Exercise Stress Testing in Evaluation of Aortocoronary Bypass Surgery
Report of 123 Patients
Graded exercise treadmill tests (ET) were performed on 123 patients who had undergone aortocoronary bypass surgery. All had angina preoperatively (preop) and 77% were in Class III or IV for angina. Postoperatively (postop), 68% were free of angina. Eighty-three patients had ST-segment changes of 0.1 mV or greater during stress preop (positive), 38 of which (46%) converted to electrocardiographically negative postop. Among the 30 patients (36%) remaining positive during stress postop, 19 (63%) were angina free despite ST-segment depression during stress. Among the 17 patients with negative ET preop, there were no conversions to positive postop. Twenty-three patients had undetermined ET preop; 13 remained undetermined postop, 4 were positive and 6 were negative. Patients experiencing a perioperative myocardial infarction more frequently had a negative postop ET. Among 27 selected patients undergoing postop angiography, there was good correlation between relief of symptoms and successful myocardial revascularization.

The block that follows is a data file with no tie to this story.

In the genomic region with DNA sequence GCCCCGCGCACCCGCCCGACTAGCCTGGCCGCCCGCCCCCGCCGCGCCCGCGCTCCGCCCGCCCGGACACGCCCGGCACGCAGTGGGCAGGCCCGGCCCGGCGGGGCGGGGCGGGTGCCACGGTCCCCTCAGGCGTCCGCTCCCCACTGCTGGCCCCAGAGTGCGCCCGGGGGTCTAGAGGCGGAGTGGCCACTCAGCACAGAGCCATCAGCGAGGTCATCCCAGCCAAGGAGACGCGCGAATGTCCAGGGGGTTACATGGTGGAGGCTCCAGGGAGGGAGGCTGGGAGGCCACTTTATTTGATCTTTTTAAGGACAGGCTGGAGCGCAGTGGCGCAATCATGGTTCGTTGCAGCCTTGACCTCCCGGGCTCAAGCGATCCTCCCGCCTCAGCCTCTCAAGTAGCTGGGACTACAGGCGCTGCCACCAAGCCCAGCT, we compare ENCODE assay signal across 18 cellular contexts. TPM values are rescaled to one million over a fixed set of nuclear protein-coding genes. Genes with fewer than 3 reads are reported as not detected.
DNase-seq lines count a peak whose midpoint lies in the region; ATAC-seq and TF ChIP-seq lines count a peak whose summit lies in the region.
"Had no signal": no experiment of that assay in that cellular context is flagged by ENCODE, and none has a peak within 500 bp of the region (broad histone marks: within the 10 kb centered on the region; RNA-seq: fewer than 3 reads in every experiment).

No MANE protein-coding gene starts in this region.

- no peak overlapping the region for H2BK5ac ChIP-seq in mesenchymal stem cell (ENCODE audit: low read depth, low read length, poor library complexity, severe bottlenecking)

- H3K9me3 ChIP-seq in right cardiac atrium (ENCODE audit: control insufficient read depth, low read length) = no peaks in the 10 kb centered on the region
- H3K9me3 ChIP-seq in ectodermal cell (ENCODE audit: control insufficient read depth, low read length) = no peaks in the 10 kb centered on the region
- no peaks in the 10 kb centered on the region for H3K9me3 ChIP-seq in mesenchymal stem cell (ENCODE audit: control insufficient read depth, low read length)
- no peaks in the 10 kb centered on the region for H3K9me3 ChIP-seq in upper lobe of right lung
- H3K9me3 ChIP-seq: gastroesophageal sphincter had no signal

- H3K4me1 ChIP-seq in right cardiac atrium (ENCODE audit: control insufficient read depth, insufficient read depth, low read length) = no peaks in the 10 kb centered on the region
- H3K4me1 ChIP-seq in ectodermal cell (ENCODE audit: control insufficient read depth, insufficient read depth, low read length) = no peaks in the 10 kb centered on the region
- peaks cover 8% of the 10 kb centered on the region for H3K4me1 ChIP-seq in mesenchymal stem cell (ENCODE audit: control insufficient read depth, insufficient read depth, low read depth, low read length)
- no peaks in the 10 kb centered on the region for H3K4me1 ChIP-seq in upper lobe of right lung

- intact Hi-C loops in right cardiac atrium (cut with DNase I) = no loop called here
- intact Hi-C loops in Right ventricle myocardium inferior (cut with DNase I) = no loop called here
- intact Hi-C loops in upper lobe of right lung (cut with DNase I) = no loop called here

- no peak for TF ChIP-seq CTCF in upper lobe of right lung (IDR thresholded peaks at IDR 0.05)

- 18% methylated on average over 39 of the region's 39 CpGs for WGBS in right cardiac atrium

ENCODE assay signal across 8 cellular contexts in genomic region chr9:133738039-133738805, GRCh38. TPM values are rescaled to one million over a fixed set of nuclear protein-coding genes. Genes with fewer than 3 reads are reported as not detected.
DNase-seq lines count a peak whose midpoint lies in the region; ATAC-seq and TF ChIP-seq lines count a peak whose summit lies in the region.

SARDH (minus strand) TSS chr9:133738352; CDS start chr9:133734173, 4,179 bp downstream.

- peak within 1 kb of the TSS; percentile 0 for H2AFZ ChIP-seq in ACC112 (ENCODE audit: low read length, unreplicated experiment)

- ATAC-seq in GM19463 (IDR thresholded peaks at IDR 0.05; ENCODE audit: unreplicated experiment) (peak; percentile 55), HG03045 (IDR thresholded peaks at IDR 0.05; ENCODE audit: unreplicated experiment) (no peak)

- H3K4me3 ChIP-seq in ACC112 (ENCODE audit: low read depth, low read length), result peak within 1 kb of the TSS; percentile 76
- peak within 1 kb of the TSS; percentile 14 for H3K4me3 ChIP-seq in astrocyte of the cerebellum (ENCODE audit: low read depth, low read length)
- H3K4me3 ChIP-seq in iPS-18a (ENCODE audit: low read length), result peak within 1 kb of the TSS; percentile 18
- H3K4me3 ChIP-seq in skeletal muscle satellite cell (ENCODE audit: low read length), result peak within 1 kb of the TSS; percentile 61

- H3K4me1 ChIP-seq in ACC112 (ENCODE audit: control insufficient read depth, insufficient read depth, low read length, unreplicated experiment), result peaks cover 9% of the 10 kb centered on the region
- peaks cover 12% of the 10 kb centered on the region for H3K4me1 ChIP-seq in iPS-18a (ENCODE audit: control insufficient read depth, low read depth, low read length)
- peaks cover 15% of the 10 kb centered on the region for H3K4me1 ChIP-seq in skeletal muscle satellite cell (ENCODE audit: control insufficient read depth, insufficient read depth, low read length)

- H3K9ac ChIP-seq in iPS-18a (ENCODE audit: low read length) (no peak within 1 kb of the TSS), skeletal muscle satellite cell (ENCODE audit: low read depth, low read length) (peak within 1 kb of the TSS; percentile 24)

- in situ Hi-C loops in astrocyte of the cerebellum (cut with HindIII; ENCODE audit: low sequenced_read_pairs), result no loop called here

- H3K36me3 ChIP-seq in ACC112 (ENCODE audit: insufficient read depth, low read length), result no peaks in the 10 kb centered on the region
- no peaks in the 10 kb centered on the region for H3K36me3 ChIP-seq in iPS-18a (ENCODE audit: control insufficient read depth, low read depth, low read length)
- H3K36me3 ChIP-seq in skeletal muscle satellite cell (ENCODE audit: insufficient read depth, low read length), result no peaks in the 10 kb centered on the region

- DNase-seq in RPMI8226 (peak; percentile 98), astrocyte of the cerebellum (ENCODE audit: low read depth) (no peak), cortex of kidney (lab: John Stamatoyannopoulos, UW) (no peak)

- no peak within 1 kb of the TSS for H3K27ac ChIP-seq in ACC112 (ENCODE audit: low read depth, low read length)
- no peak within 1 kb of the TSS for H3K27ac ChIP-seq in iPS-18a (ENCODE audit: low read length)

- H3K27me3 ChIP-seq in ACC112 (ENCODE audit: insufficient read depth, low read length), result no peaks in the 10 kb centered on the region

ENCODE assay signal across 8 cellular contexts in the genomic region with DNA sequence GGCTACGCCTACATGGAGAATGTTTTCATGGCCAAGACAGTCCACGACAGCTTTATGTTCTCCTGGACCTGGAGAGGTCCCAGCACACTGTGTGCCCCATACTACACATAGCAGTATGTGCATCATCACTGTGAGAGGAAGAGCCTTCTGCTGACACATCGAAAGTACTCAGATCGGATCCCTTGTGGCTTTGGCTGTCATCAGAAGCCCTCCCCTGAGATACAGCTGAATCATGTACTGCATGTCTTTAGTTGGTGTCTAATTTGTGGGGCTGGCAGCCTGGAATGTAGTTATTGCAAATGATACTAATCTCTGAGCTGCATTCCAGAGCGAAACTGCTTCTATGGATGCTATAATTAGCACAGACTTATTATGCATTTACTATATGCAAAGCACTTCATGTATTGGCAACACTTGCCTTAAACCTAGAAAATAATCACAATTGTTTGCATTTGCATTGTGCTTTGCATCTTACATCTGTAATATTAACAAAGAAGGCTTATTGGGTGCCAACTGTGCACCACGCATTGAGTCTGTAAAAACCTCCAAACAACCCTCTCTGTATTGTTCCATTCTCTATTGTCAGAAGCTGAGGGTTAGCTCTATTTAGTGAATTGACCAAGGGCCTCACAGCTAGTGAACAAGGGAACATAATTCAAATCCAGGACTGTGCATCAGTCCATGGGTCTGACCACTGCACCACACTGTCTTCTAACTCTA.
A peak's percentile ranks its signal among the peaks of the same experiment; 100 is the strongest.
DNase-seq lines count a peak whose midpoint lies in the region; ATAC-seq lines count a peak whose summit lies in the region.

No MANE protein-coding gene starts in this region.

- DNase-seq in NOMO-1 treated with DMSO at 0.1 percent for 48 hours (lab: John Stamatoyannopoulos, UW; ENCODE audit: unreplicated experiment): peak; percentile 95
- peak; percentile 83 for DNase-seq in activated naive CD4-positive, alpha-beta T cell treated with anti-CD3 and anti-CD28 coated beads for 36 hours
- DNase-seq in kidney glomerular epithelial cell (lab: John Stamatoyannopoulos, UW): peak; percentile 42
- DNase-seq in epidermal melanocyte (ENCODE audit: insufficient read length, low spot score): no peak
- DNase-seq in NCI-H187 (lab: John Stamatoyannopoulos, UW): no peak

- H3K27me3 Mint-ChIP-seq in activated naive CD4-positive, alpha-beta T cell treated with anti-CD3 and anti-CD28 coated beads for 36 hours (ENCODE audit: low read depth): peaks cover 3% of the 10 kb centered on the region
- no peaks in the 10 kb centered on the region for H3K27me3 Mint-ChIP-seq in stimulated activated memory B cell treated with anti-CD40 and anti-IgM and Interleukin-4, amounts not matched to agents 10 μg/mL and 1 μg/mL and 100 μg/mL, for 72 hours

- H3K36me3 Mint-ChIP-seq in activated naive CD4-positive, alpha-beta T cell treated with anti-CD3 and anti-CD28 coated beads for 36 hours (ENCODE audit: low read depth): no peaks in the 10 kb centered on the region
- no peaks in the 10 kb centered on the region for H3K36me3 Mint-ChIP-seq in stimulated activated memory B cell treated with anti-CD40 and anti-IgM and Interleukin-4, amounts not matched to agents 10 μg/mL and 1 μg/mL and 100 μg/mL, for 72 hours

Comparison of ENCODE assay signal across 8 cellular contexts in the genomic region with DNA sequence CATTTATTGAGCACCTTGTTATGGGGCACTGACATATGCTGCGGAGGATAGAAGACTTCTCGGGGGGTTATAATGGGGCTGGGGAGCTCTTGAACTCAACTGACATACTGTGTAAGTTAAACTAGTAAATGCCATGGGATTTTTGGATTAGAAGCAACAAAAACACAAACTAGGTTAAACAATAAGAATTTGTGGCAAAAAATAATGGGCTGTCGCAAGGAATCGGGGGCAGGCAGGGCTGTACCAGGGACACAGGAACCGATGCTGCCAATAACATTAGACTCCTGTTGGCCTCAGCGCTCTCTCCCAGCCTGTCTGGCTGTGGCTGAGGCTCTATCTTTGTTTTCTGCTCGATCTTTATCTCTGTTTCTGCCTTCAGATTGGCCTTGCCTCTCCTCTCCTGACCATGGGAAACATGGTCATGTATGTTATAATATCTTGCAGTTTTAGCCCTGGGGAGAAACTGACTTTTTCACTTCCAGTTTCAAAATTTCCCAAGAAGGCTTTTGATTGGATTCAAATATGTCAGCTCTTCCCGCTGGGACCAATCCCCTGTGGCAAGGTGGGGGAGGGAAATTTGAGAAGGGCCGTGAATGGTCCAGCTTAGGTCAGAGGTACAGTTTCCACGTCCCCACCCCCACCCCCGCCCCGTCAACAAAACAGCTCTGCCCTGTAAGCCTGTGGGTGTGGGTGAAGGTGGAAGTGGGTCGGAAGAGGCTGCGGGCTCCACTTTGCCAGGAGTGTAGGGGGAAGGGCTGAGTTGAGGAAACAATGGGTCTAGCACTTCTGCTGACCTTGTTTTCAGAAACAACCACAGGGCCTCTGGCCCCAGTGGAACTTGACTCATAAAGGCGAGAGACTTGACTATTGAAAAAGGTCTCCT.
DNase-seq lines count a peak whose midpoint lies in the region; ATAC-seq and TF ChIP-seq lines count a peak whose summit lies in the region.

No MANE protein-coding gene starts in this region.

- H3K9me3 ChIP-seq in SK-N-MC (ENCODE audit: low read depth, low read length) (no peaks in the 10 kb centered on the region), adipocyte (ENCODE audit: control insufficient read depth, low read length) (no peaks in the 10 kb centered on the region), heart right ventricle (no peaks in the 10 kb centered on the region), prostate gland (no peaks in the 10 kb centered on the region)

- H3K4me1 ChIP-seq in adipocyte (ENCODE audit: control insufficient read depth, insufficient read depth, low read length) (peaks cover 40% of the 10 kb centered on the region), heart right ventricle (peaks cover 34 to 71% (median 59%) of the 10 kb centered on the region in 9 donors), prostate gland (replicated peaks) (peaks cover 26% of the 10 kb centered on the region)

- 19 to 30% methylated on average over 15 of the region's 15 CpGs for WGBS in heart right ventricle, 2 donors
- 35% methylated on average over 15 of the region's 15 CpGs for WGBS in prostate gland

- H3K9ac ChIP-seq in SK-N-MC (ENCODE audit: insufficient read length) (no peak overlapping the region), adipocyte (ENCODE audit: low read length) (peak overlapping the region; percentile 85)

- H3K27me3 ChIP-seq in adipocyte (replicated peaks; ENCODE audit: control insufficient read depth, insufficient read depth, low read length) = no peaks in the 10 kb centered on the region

This study demonstrates that dramatic improvement in angina after aortocoronary bypass surgery can be objectively substantiated in most patients. Subjective symptoms of angina are frequently absent during myocardial ischemia postop, emphasizing the importance of exercise testing in objective evaluation of surgical results.
- Received December 29, 1972.
- Accepted February 26, 1973.
- © 1973 American Heart Association, Inc.